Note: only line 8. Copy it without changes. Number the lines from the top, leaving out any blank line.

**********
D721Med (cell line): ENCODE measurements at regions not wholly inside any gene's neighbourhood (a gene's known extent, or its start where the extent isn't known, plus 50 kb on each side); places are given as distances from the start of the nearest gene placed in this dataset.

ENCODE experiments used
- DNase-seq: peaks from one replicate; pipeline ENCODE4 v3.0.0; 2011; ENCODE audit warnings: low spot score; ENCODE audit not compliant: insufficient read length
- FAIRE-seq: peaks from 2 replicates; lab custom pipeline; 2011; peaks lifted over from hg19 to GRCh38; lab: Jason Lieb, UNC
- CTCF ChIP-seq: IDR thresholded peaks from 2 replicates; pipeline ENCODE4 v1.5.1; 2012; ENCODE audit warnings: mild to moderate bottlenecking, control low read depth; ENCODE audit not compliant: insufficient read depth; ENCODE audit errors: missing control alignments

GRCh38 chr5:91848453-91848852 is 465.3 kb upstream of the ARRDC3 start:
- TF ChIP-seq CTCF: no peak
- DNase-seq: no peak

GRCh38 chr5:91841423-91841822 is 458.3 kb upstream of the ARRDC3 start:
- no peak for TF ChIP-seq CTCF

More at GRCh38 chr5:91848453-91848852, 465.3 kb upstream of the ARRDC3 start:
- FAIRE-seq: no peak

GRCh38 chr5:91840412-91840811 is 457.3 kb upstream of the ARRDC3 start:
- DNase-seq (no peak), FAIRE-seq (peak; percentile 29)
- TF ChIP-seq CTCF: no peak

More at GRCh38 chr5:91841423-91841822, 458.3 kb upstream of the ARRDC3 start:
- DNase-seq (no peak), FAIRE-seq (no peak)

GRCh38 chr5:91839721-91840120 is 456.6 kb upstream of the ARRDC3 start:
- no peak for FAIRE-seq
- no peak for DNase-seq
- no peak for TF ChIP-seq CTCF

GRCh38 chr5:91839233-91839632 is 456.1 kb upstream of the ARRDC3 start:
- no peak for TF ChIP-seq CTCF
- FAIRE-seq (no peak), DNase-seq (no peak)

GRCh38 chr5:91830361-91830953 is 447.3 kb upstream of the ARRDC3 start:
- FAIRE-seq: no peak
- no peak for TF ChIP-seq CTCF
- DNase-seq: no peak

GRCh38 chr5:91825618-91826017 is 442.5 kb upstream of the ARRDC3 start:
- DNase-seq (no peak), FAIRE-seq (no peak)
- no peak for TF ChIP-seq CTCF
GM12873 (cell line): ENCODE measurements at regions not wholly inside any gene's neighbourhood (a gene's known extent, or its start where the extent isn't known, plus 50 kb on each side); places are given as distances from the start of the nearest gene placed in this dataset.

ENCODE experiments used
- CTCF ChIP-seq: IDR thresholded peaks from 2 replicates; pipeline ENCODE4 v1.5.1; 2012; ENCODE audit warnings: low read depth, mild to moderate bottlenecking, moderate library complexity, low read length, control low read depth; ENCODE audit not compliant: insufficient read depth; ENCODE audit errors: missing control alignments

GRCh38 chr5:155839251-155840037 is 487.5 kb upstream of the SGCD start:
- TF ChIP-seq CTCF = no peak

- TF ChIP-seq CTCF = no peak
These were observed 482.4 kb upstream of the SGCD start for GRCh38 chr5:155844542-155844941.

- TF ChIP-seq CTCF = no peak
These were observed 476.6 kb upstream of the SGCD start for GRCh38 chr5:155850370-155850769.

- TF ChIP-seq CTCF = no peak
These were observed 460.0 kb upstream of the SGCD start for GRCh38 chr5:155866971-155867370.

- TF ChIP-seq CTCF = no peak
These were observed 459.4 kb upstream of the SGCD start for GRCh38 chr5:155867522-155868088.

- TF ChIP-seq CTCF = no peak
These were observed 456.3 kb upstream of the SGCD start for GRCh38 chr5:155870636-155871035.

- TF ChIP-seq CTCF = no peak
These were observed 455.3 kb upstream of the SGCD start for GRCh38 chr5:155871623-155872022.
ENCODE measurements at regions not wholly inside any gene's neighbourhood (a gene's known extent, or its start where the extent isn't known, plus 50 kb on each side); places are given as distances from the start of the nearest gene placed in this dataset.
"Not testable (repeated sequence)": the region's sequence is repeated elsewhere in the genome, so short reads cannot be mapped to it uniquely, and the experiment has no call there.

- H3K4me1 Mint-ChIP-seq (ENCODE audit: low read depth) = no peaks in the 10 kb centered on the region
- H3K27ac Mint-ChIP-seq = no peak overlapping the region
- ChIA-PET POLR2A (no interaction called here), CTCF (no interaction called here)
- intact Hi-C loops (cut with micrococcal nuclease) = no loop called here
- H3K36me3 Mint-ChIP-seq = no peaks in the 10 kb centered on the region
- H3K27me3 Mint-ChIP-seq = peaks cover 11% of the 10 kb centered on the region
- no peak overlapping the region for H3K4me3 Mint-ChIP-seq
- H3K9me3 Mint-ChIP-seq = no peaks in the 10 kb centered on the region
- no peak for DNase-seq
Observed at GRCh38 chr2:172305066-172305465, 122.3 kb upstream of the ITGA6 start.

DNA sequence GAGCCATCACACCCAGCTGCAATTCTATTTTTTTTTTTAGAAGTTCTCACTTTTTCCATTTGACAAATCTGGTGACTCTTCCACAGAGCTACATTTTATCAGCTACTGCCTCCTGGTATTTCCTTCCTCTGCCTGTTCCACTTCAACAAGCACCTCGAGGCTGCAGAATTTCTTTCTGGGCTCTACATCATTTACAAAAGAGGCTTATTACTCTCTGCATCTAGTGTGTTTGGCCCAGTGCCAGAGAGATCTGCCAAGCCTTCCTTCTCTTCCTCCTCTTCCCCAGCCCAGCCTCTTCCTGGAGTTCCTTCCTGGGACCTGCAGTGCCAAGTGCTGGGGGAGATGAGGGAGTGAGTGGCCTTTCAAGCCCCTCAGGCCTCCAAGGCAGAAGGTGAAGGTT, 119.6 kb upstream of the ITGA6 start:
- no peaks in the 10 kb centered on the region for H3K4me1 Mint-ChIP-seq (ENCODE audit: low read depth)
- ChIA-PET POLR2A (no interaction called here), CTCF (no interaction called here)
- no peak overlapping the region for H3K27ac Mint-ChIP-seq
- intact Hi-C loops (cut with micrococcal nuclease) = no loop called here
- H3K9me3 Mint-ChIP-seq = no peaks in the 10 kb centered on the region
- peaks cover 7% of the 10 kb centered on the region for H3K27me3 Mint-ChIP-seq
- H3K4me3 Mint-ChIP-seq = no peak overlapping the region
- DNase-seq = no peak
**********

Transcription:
- DNase-seq: no peak